Anne Spalter, “Ring of Fire,” (2017) installation of 160 unique drawings, with an audio component. Photograph by Jongho Lee, 2017

BKLYN IMMERSIVE, on view at City Point in downtown Brooklyn from May 6-14th, is an initiative launched by SPRING/BREAK, New York City’s curator-driven art fair. Following on the heels of Frieze New York, the exhibition according to the press release builds on SPRING/BREAK’s 2017 theme of BLACK MIRROR, and explores the complement to the past March art fair: the spatial and environmental in exploration of similar themes of identity. As with the past fairs that SPRING/BREAK has mounted, the unorthodox location of the exhibition is an important part of its curatorial efforts. Such locations include St. Patrick’s Old School as well as a federal building with the former James A. Farley Post Office across Penn Station. This past March, the fair took place at a corporate office in a former Conde Nast building in Times Square, and now, BKLYN IMMERSIVE is taking place at City Point’s recently opened 13,500 sq ft commercial event space. The space is well fit for an exhibition of large scale site-specific installations.

Jen and Kevin McCoy Left: “Broker” Digital video display outside exhibition space Right:”Influencing Others,” Installation view. Photographs by Jongho Lee, 2017.

The artists and curators take advantage of the space, incorporating the architectural vocabulary of the building as formal elements of the works. For example, Jennifer and Kevin McCoy used the digital displays outside the actual exhibition space as a precursor to their “Broker” video installation previously installed at Postmasters Gallery as well as Influencing Others, both contending with the visual vocabulary of corporatism and the luxury real estate culture. The entrance to the room is gridded with 160 unique drawings by Anne Spalter accompanied by an audio of warm drums.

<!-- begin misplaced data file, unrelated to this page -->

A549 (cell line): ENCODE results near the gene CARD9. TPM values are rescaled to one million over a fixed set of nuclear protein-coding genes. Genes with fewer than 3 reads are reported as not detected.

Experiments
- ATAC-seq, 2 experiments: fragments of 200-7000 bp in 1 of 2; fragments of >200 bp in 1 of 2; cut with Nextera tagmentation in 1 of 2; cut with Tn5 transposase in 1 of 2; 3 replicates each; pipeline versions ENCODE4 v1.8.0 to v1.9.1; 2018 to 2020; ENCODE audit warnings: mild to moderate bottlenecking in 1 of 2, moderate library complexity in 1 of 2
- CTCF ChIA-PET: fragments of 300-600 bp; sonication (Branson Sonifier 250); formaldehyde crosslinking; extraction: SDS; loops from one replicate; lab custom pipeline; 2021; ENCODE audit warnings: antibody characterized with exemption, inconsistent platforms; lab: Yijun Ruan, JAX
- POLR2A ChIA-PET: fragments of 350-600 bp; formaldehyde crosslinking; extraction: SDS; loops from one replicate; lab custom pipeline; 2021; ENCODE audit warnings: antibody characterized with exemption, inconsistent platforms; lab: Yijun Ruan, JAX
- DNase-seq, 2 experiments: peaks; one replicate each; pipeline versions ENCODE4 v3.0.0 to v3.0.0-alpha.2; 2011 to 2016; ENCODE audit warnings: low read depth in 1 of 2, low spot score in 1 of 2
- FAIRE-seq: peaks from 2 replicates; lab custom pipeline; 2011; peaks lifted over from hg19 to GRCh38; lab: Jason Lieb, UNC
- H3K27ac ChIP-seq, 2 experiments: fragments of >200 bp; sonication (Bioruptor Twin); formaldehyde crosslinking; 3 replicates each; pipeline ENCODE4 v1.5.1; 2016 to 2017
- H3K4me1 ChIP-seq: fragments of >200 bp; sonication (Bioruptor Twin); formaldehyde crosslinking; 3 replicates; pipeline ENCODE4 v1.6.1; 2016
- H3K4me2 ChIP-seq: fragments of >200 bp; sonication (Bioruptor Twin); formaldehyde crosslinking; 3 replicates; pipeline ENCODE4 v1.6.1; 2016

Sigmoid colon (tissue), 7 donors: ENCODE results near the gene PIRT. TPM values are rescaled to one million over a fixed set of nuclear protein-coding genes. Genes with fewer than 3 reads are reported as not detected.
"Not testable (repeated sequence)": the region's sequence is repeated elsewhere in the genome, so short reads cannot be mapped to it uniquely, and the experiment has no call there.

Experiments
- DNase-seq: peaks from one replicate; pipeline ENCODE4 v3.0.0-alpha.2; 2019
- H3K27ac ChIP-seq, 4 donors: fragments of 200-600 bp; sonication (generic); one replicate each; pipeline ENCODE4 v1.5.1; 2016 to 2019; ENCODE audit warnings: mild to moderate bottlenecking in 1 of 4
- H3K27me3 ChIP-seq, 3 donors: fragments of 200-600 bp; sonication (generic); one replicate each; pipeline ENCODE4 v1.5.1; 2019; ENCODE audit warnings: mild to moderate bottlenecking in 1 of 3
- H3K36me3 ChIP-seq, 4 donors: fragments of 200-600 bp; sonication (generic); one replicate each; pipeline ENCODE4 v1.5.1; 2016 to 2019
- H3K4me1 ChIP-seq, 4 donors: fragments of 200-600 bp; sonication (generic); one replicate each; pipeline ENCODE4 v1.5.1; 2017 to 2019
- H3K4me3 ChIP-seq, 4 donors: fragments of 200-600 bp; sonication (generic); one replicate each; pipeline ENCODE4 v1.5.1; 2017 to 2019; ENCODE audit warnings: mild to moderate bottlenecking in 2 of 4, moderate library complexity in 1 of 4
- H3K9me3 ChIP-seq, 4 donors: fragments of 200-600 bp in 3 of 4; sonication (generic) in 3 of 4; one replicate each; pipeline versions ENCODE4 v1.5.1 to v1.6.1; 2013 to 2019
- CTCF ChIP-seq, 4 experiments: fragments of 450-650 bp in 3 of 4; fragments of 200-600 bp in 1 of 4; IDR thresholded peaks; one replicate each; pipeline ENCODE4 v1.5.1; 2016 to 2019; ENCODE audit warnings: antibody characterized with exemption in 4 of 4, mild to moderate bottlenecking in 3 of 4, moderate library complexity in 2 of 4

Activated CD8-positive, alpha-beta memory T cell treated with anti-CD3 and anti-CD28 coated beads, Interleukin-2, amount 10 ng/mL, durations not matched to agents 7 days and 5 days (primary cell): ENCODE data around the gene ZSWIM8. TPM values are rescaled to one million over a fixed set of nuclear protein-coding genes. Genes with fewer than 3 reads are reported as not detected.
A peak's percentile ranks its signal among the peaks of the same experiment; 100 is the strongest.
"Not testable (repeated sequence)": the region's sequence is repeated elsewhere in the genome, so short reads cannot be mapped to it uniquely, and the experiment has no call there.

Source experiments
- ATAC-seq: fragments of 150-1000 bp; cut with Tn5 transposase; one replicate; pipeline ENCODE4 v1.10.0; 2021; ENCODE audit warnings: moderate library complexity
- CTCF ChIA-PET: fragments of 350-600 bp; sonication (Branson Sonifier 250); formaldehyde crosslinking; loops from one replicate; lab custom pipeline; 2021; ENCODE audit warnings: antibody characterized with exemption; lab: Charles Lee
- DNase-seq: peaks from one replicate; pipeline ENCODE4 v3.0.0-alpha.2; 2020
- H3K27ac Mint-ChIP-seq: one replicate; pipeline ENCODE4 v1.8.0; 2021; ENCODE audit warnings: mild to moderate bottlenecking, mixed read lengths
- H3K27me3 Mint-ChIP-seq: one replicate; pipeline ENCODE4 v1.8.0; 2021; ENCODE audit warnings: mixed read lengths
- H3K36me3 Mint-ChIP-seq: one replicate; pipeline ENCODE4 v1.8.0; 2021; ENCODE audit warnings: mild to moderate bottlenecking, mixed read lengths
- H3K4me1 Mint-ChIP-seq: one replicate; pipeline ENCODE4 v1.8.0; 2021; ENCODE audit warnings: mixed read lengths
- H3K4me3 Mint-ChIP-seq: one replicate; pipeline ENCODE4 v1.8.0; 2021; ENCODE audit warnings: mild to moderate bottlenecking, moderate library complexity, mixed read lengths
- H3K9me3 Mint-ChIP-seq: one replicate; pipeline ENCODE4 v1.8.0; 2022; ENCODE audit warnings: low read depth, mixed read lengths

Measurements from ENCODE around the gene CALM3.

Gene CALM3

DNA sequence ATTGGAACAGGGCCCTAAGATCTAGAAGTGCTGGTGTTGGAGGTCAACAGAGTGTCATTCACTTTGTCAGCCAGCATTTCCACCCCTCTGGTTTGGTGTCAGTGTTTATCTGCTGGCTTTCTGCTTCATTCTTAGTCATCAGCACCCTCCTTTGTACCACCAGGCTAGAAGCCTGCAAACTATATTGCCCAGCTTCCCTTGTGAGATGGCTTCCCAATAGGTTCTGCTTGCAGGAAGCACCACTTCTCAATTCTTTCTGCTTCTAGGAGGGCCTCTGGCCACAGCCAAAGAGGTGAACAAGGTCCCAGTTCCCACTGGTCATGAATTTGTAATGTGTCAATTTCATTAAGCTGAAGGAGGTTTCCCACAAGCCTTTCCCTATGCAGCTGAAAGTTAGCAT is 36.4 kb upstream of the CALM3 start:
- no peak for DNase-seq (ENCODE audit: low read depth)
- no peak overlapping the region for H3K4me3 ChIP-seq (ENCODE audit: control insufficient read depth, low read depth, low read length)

Foregroud: Jason Peters “Sky Diamond,” (2017) Background: Grace Villamil reprise of “Sanctuary City” 2017. Photograph by Jongho Lee 2017.

Once inside, viewers are met with two gargantuan installations- Jason PetersSky Diamond curated by Che Morales in the foreground, and Grace Villamil’s Sanctuary City in the background. Sky Diamond, the largest sculpture made to date by the artist, alters space using fluorescent tubes to create a three dimensional diamond shapes by using twenty three prisms to make two equilateral triangles. The light is then reflected onto the diamond shaped pool in the middle of the room, making viewers contend with not only what is present, but also with experiencing elements such as negative space and light as a physical object. As Peters deals with the exterior and expansion of space, Villamil focuses on the interior and transformation of space. The installation is a reprise of her piece in SPRING/BREAK art fair in 2015. From the outside, the structure is a huge, sort of rectangular prism made of mylar. But once one enters into the multi-sensory installation, the interior is environmentally shifted into a rock cave, with fabric covering what can only be read as bodies on the floor.

Takashi Horisaki “Social Dress New Orleans- 730 days after 10 years after” (2007). Image by Tetsugo Hyakutake courtesy of Alexandra Fanning Communications 2017